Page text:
WILMINGTON -- Walking in fresh faced and anxious, the cast of Cats gets ready for a big transformation.
The transformation involves changing their faces, their bodies, their very mindset into a feline state, as they prepare to open the Tony Award-winning musical on Thalian Hall's mainstage. The show follows each cat in its quest to be the one chosen to go to the Heavyside Layer.
"We're not real sure what that means," said actor Steve Gallian, "but it's a big event among the cats."
This big event takes a lot of preparation. Behind the scenes, it's a long process to find the face of a cat.
"Anywhere from 45 minutes to an hour and a half," said make-up artist Lance Howell, "I would say nothing less than 45 minutes."
So how does the cast even know where to start?
"We had a four hour workshop where everybody came in and the initial design was presented. They all got a hand out. They looked at what their face was supposed to look like after the fact," Howell explained. "And then we basically said go for it. Here's your makeup. Here are your sponges. Here are your colors. Let's see what kind of muddy mess you can make."
Other actors have a different kind of inspiration.
"I go home and I watch my cats and I look at their faces to see what they look like," said actor Newlin Parker, "and see what I can take from that and bring here."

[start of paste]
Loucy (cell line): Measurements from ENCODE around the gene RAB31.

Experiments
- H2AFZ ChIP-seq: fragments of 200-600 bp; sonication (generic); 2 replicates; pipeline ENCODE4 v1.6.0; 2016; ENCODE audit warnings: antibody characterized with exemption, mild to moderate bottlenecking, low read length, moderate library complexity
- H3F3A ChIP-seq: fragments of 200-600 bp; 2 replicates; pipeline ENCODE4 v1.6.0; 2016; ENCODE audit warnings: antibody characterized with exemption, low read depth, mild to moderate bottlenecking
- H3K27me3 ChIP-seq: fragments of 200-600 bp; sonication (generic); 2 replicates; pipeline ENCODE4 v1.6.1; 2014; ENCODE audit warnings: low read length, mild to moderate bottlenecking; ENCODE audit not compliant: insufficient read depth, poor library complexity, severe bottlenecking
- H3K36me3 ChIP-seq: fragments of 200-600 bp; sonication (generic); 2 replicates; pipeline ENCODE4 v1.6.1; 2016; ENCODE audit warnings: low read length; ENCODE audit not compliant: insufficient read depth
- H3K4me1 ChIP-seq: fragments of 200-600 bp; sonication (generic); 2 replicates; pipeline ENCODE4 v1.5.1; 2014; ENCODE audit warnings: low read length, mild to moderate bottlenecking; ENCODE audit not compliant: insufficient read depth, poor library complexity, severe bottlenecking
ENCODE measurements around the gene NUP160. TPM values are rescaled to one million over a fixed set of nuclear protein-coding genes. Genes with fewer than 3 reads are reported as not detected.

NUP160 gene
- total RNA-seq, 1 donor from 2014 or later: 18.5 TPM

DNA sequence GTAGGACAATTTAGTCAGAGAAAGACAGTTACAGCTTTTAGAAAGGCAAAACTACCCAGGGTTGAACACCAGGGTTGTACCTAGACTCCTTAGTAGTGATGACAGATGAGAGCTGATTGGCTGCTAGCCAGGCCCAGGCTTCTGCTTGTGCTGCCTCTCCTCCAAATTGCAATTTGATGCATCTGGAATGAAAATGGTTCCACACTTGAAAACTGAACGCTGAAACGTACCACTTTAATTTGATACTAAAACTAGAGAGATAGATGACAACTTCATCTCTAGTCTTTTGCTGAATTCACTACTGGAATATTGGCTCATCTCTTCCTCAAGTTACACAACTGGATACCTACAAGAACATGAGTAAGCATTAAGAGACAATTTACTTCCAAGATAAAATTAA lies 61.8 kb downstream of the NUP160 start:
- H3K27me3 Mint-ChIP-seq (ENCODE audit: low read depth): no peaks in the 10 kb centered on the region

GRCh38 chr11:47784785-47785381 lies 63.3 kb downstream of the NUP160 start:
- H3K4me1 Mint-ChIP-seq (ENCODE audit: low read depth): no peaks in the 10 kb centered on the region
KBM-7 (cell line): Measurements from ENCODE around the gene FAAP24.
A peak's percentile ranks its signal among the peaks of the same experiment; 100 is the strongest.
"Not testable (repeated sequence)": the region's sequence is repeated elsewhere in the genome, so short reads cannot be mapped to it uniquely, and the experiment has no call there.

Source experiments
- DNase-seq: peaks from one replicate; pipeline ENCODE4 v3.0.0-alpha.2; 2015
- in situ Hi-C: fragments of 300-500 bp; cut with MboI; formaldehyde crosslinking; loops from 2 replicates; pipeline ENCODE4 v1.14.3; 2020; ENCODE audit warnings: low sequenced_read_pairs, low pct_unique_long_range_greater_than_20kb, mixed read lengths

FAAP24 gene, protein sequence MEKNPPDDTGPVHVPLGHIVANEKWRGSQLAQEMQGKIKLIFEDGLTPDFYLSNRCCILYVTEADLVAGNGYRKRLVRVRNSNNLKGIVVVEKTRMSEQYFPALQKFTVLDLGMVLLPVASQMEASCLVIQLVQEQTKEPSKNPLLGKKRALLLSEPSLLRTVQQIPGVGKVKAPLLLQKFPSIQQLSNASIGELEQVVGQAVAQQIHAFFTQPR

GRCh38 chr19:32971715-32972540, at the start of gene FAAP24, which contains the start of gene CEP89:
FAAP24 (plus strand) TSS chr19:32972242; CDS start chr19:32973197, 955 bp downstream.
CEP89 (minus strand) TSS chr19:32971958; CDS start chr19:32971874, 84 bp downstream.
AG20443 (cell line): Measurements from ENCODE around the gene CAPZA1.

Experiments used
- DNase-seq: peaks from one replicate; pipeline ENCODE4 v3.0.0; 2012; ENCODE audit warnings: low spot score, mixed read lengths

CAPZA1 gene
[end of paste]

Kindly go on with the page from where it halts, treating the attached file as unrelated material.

Becoming a cat is one of the most challenging parts of putting on this big Broadway musical. After the intricate makeup comes the spandex and fur.
"It's a little intimidating coming from someone who's never put on a full unitard before," said actress Heather Dahlberg. "I think all of us have kind of had to ease into the unitard situation, but once you get it on, you do kind of get that cat thing going."
While not every actor has to brave the skin tight costumes, each outfit comes with its own obstacles.
"My costume is basically 75 pounds of carpet," said Gallian, "and it doesn't breathe well."
After laughing off attempts by the cast to turn me into a cat, I sat down to watch these felines in action. It was a performance so good I forgot who was underneath the paint, the fur, and that sassy cat-titude.
Reported by Heather Setzler